On the back of the camera is a playback button; having this as a button rather than as a position on the mode dial makes it easier to enter and then return to shooting. The zoom rocker on the back isn’t as comfortable as the other buttons; it feels cheap and isn’t as sensitive as it should be. Also on the back is the multi-selector with a rotary dial surrounding it. The rotary is perhaps the most interesting control on the Sony Cyber-shot DSC-H7. It provides for quick and easy navigation through pictures in the playback mode. When recording, it scrolls through exposure settings like shutter speed, aperture, ISO, exposure compensation, and the auto focus modes. This movement is much easier on the thumb; it sure beats mashing the side of the multi-selector 90 times to look through many pictures.
Overall, the buttons are nicely placed and labeled. There aren’t many of them so users shouldn’t be overwhelmed by their presence. The controls improve the user’s experience by making functions easier to access and use.
Most of Sony’s recently released digital cameras have a revamped menu system that resembles computer menus. This is something that only Sony has done up to this point; other manufacturers tend to have more traditional camera menus.
There is a Home button on the back of the camera that is similar to a Windows Start menu. When this button is pushed, several icons appear across the top of the screen. Below the icons are options for users to choose from. In the chart below, the items on the left represent the icons and the items on the right are the options.
(opens to larger shooting menu)
Single Image, Index Display, Slide Show
Print, Music Tool
Main Settings, Shooting Settings, Clock Settings, Language Setting
The shooting menu is also accessible from the Menu button when recording. It appears in detail below.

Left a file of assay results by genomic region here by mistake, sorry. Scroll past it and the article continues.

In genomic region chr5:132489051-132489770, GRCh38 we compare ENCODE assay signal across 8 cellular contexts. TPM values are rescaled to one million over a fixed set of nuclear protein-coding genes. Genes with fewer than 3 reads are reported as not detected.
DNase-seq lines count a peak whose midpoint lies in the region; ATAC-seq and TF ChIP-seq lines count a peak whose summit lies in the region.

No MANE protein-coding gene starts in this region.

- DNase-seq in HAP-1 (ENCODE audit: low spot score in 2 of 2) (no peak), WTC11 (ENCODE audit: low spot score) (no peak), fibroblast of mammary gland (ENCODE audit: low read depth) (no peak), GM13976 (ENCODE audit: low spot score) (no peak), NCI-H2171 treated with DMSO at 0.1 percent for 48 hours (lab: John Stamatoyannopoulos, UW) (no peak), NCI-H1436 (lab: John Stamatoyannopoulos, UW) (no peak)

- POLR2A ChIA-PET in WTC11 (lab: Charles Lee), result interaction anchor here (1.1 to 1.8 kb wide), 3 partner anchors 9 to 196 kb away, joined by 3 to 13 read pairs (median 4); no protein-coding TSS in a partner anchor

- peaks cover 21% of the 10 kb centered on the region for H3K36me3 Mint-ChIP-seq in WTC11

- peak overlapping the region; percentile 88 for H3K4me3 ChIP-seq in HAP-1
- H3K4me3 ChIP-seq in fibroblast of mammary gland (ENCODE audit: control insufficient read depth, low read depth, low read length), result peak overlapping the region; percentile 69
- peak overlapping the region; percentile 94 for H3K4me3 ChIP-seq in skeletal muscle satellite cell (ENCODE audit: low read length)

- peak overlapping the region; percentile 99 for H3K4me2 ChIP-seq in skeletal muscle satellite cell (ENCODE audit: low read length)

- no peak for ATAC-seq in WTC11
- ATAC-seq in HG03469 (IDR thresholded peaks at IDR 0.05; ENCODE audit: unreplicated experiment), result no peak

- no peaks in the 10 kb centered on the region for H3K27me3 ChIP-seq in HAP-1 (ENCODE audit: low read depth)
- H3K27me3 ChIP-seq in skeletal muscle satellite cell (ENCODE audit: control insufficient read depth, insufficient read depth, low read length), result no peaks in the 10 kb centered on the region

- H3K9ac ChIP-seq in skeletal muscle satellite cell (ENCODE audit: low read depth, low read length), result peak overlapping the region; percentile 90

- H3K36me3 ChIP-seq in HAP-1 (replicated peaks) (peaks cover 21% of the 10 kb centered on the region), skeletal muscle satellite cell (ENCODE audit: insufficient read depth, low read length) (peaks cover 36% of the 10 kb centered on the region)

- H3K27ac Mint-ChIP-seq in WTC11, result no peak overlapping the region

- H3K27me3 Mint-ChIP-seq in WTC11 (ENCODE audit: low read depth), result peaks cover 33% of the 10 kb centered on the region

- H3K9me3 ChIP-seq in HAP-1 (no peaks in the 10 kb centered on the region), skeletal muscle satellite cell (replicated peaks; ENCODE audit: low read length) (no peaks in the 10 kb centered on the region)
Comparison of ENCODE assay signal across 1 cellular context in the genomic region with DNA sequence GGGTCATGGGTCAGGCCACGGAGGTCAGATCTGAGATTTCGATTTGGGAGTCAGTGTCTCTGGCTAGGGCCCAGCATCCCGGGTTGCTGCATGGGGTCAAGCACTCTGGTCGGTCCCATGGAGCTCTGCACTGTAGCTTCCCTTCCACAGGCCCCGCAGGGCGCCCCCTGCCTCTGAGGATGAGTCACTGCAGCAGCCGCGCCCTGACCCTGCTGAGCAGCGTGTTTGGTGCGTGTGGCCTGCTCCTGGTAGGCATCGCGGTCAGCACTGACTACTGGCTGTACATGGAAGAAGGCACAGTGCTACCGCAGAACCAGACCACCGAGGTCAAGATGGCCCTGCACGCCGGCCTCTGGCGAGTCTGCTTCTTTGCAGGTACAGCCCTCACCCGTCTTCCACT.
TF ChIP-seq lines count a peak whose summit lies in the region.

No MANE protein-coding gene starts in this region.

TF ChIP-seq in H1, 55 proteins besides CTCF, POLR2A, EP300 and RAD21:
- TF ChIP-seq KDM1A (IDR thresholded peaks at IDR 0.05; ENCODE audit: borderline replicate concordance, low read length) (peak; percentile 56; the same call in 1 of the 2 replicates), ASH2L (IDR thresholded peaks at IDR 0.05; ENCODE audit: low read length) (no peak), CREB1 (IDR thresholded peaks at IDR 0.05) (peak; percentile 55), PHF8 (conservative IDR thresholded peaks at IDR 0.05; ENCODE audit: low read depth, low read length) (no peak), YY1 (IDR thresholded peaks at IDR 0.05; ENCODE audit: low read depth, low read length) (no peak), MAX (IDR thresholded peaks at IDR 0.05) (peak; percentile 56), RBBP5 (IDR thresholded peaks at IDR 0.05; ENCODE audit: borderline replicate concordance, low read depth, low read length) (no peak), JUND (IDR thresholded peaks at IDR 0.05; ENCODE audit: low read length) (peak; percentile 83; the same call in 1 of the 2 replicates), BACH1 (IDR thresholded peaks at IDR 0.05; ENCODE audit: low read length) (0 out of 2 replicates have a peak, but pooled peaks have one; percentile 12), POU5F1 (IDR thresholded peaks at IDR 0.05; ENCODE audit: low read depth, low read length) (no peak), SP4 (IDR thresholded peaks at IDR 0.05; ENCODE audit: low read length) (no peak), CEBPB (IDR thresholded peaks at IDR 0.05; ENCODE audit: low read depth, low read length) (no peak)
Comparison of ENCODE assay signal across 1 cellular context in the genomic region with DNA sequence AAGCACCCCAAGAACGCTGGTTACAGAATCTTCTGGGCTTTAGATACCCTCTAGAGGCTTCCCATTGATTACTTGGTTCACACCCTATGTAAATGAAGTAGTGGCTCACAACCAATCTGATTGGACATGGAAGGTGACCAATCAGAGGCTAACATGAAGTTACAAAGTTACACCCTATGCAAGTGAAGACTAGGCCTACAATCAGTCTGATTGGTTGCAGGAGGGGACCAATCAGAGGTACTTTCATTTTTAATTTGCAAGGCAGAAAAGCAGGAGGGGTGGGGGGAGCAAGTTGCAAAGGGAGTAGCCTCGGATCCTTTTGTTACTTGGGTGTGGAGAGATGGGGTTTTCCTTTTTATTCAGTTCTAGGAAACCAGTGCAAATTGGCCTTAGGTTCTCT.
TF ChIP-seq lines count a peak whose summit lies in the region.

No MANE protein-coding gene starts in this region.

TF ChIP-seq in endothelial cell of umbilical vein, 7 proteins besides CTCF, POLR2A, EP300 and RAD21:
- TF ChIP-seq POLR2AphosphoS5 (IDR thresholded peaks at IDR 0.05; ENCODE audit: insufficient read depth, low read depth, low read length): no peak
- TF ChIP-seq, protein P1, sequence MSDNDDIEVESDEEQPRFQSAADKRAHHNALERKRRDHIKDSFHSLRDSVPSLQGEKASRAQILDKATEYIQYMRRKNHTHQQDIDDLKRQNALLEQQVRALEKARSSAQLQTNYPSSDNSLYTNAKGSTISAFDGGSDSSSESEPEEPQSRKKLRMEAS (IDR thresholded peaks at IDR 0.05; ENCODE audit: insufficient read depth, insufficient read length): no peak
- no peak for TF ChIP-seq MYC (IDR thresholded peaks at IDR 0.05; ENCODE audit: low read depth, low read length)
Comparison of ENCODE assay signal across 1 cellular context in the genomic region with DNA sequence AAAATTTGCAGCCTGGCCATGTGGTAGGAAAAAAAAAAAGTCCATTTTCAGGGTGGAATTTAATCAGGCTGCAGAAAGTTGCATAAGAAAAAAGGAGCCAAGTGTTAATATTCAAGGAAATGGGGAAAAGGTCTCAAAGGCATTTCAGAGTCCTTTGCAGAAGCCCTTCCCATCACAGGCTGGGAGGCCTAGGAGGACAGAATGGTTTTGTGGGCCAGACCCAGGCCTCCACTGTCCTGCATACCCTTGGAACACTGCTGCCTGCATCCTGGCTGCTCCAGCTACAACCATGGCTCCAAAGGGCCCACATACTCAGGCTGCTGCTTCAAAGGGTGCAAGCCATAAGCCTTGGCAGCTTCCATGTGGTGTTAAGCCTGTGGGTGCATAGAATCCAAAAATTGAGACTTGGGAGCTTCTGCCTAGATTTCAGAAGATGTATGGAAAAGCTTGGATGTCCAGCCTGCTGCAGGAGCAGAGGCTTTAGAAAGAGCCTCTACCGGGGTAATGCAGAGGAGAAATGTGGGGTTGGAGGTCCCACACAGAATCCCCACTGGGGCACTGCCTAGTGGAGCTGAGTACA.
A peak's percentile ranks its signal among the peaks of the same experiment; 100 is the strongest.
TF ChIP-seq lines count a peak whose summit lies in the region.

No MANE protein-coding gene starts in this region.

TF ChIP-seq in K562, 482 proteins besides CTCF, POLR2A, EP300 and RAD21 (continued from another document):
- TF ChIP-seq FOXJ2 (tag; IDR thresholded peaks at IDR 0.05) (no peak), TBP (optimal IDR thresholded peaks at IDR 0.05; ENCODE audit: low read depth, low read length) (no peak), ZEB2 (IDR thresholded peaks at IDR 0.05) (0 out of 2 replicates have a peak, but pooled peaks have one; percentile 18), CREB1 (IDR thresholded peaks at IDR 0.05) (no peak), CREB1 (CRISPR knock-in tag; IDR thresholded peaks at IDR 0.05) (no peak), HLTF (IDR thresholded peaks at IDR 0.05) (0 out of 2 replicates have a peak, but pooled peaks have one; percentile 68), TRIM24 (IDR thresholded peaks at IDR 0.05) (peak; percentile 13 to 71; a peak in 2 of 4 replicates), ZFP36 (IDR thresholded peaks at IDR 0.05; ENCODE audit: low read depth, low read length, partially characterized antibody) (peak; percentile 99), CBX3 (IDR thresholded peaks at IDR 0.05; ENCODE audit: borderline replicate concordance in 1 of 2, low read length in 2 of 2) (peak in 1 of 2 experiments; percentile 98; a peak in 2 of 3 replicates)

8M, 3:2, 5M, 3M, VGA, 16:9
Normal, Burst, Bracket +/- 0.3, Bracket +/- 0.7, Bracket +/- 1
Normal, Vivid, Natural, Sepia, Black & White
Multi, Center, Spot
Auto, Daylight, Cloudy, Fluorescent Light 1, Fluorescent Light 2, Fluorescent Light 3, Incandescent, Flash, One Push, One Push Set
+/- 2 in 1/3 steps
Red Eye Reduction
Auto, On, Off
-, Normal, +, DRO (dynamic range optimizer)
-, Normal, +
Shooting, Continuous, Off
(portal to setup menu)
The menus don’t wrap. For example, users can’t scroll from the widescreen image size to the 8-megapixel size with one push. They have to scroll backwards instead. This isn’t a problem in most of the menus, but there are many choices in the recording menu so it’s a slight pain. The setup menu is accessible from the bottom of the recording or Home menus.
Main Settings 1
Shutter, On, Off
Main Settings 2
PictBridge, Mass Storage, Auto
HD (1080i), SD
Shooting Settings 1
Smart, Precision, Off
Tele, Wide, Off
Shooting Settings 2
The menus have a light gray background and very readable, simple text. The recording menu has l
ive views of most of the options, but other menus have the opaque background. Once in the menus, they are fairly intuitive, but determining whether to use the Menu or Home button to get to them is a bit confusing at first.
Ease of Use (6.5)
The Sony Cyber-shot DSC-H7’s Home and Menu buttons can be easily confused because some of the menus are found in both places. Once past that initial quirk, the camera is fairly intuitive. The buttons are nicely labeled and the rotary dial makes navigation simple. The help guide is a great asset for beginners – it explains everything from exposure modes to metering and flash settings. Options are clearly explained and help users make better decisions. Overall, the Sony H7 isn’t a beginner’s digital camera but it doesn’t take much time to learn.